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Modi's "Hindu" economics: Development sans investment? Calling bluff from officially-released facts

By Hemantkumar Shah*
Capital investment is essential for development. Production, and thereby national and people's income, increase when small and big companies and enterprises make investment. Yet the fact is, under the Modi regime capital investment is not going up.
In 2016-17 Gross Fixed Capital Formation (GFCF), that is investment in machinery, was 28.5% of national income, i.e. GDP. It remained at the same level in 2017-18.
After Modi came to power, the base year for this calculation was changed to 2011-12. With that base year, the Average Annual Growth Rate (AAGR) of GFCF during two year period of 2012-14 was 11.20%.
With the previous base year of 2004-05, for the eight-year period of 2004-12, the AAGR of GFCF remained at 20.57%. If we take in to account the 10-year period, it works out to 15.88%.
During the Modi regime of four years, 2014-18, the AAGR of GFCF was just 2.09%. In 2016-17, it reduced by 6.13%! It was Rs. 40.03 lakh crore in the previous year and reduced to 37.98 lakh crore in 2016-17!
These figures show that the Modi government has failed in attracting small or big, Indian or foreign investment in the country.
Is this Modi's Hindu economics? Clearly, the claim of Modi government is wrong when he says that in 60 years nothing has been done and only he is developing India.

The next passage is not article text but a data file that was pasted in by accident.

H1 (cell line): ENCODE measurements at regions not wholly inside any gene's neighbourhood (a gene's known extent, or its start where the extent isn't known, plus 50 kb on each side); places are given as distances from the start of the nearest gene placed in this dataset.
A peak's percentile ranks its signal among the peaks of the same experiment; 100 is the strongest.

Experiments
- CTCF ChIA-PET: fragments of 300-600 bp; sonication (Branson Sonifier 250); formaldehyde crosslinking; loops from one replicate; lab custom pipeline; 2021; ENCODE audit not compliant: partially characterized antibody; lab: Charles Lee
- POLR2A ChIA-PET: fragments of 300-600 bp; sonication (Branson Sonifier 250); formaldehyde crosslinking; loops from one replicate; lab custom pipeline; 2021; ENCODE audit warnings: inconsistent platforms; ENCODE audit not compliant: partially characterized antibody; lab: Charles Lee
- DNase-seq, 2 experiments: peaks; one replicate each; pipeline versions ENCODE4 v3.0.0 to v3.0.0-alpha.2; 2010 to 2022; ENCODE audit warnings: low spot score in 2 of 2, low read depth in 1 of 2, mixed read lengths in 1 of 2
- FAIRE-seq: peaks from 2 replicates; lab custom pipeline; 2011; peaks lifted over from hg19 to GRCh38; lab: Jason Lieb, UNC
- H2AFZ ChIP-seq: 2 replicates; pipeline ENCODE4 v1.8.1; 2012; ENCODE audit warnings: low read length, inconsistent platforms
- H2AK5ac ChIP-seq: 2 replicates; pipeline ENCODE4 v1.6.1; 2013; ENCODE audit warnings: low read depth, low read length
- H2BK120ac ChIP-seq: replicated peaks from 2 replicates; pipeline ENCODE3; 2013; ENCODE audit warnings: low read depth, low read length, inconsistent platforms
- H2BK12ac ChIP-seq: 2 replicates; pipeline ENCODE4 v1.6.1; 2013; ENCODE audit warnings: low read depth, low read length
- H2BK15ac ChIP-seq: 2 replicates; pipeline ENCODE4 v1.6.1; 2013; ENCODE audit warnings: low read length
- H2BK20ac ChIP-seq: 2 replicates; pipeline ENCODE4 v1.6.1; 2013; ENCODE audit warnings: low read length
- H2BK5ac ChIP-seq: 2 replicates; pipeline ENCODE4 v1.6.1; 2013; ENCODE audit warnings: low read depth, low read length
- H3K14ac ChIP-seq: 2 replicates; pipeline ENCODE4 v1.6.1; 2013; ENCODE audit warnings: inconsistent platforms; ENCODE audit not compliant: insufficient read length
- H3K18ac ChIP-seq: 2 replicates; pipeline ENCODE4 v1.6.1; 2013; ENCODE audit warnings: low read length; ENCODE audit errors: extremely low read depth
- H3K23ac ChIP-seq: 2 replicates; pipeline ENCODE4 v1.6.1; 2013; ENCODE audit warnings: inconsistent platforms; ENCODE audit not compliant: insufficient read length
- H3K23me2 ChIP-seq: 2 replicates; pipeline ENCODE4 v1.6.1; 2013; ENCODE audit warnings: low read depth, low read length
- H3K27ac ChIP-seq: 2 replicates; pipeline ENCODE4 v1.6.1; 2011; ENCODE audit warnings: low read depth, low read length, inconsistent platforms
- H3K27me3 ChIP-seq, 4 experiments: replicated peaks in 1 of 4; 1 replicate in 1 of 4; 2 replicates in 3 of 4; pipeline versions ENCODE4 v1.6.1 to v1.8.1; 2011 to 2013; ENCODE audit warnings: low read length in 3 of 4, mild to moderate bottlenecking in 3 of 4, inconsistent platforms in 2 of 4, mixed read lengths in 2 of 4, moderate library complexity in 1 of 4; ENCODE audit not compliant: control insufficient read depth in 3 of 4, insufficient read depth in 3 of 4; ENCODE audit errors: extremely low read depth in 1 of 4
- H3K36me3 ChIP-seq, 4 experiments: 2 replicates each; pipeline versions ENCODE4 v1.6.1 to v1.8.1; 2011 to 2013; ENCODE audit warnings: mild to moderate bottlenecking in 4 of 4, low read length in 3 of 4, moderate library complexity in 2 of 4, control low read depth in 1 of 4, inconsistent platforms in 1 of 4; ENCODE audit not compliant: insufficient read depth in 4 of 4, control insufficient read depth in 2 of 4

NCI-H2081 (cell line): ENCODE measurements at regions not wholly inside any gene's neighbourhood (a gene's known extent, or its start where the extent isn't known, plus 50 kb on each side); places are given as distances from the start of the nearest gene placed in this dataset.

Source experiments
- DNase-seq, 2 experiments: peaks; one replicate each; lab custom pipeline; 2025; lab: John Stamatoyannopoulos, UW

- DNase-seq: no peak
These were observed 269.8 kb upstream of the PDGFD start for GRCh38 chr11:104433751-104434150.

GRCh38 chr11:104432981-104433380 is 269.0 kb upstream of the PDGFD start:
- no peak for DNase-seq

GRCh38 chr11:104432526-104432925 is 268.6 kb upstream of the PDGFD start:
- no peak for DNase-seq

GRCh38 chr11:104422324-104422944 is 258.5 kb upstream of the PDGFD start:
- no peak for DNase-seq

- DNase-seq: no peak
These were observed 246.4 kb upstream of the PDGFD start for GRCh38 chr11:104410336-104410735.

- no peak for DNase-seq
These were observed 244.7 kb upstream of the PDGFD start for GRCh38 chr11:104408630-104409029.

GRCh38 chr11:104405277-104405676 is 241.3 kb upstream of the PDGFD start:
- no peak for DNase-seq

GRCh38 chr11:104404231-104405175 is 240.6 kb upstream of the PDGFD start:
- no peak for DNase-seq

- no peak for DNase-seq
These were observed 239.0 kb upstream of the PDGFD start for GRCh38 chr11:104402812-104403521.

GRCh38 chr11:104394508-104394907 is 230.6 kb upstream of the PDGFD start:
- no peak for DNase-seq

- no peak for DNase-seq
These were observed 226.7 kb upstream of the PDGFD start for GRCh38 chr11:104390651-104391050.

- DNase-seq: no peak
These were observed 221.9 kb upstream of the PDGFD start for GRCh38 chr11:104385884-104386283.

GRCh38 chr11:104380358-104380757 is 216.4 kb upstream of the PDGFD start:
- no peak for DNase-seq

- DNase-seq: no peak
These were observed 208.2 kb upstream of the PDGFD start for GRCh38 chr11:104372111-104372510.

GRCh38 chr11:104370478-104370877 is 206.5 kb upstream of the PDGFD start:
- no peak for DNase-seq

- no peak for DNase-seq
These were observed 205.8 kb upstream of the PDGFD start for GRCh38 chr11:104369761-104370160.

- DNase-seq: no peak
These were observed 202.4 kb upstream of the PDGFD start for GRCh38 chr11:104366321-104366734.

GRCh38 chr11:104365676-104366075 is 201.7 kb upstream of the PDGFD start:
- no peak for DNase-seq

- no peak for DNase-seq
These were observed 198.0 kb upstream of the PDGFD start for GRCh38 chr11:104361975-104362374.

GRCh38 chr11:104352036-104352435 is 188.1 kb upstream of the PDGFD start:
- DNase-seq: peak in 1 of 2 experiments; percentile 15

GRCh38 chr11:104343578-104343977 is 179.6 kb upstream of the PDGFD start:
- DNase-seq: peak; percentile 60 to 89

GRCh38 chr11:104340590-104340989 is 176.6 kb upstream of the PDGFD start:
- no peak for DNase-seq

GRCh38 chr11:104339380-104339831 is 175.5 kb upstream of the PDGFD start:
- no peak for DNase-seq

Foreign direct investment

It is claimed that Narendra Modi successfully attracted foreign investment in India by touring various countries in the world during last four years. This is another great bluff. Let us examine the facts:
The 2006-07 year was a watershed year for Foreign Direct Investment (FDI) in India, when FDi went up by 2.5 times of the previous year. Since then it went up continuously.
The above table shows that the AAGR was highest during 2004-14 period in the 21st century. During Modi's regime it was reduced to an almost half of it, and it went further down to 8% in 2016-17 and mere 3% last year.
This simply means that foreign companies do not see India as an attractive destination for investment under Modi regime.

Rupee's decay

During the 2014 Lok Sabha elections campaign, it was claimed that the Indian rupee will be brought to level of 40 with respect to one US$, if Modi comes to power. It has now been proved beyond any doubt that it was a bluff par excellence, propagated by Modi himself and his bhakts.
When Modi assumed power on May 26, 2014, the exchange rate was Rs. 58.73. On June 28, 2018, it was Rs 69.10. Thus, average annual rate of depreciation works out to be 4.41%.
The exchange rate was Rs. 45.32 in 2004. Thus, the average annual rate of depreciation of value of Indian Rupee was 2.96 % for the 10-year rule of Manmohan Singh.
It shows that Indian Rupee has been comparatively devalued with higher speed in last four years of the Modi raj!
(Sources: Reserve Bank of India; A note dated 31-05-2018, published by the Department of Statistics and Programme Implementation, Government of India; Department of Industrial Policy and Promotion, Government of India)
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*Professor of economics, Gujarat University

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